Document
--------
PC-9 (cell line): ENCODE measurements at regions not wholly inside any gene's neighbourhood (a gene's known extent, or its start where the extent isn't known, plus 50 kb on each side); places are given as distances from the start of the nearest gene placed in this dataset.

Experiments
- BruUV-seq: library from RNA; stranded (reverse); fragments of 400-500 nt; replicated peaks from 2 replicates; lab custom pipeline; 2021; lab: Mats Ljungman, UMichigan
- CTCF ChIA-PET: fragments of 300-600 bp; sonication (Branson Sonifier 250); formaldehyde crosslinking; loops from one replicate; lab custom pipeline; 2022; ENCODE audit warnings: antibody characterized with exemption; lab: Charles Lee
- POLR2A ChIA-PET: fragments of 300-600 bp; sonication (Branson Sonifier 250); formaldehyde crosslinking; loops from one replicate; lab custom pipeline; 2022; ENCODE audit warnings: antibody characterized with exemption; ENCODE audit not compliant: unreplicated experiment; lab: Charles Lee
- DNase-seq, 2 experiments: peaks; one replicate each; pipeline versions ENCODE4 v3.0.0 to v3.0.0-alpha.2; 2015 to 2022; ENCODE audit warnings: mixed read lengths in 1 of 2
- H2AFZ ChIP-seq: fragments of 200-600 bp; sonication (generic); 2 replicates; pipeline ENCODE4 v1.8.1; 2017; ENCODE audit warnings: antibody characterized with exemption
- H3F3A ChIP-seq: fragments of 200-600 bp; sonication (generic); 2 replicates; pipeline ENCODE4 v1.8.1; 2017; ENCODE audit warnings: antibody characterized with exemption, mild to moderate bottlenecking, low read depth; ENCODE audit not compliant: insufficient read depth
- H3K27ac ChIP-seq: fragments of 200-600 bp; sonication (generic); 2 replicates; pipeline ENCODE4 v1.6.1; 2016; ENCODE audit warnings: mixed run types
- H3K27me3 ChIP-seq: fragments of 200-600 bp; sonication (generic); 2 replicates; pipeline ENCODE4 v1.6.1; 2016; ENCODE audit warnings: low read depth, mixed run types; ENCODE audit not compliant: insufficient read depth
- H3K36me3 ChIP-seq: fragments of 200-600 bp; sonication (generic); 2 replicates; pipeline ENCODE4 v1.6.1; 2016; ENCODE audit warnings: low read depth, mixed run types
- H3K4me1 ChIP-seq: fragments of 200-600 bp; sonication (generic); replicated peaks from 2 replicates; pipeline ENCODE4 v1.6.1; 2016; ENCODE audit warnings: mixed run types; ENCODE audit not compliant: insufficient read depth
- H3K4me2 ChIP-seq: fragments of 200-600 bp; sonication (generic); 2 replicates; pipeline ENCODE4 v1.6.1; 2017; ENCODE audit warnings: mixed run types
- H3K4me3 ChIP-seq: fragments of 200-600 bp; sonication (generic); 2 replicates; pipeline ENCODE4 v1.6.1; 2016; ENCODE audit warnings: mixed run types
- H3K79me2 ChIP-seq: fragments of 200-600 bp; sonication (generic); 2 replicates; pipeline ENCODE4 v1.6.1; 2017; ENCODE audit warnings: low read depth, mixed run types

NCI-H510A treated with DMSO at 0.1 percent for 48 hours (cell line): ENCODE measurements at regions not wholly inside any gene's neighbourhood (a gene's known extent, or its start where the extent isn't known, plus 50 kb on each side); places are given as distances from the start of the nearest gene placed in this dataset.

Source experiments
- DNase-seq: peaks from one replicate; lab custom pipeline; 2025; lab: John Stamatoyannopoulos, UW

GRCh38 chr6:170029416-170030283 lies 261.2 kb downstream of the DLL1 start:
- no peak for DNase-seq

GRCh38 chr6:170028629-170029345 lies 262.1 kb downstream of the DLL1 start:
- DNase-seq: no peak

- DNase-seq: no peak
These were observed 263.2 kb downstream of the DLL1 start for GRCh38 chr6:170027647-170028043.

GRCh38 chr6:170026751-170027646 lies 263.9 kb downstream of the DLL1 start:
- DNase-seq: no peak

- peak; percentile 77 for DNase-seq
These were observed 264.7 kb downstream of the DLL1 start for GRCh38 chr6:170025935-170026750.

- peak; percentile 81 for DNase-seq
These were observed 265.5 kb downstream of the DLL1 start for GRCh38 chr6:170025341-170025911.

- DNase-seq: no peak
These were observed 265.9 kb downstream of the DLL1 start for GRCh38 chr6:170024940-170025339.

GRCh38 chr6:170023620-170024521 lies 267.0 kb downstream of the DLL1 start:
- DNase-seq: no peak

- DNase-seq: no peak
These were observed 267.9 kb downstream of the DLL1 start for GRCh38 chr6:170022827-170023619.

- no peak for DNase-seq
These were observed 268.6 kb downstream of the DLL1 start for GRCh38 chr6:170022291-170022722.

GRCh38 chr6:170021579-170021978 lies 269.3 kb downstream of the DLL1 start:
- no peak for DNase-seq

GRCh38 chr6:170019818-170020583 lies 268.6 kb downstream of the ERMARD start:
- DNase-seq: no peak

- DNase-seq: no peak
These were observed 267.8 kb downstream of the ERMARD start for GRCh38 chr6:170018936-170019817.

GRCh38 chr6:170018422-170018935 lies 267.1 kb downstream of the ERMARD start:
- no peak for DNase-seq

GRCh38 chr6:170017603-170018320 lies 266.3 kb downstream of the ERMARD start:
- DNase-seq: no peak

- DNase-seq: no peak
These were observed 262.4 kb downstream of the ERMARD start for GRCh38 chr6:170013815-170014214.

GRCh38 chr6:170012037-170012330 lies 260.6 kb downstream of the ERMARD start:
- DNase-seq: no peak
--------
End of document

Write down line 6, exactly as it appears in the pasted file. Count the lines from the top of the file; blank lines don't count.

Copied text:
- DNase-seq, 2 experiments: peaks; one replicate each; pipeline versions ENCODE4 v3.0.0 to v3.0.0-alpha.2; 2015 to 2022; ENCODE audit warnings: mixed read lengths in 1 of 2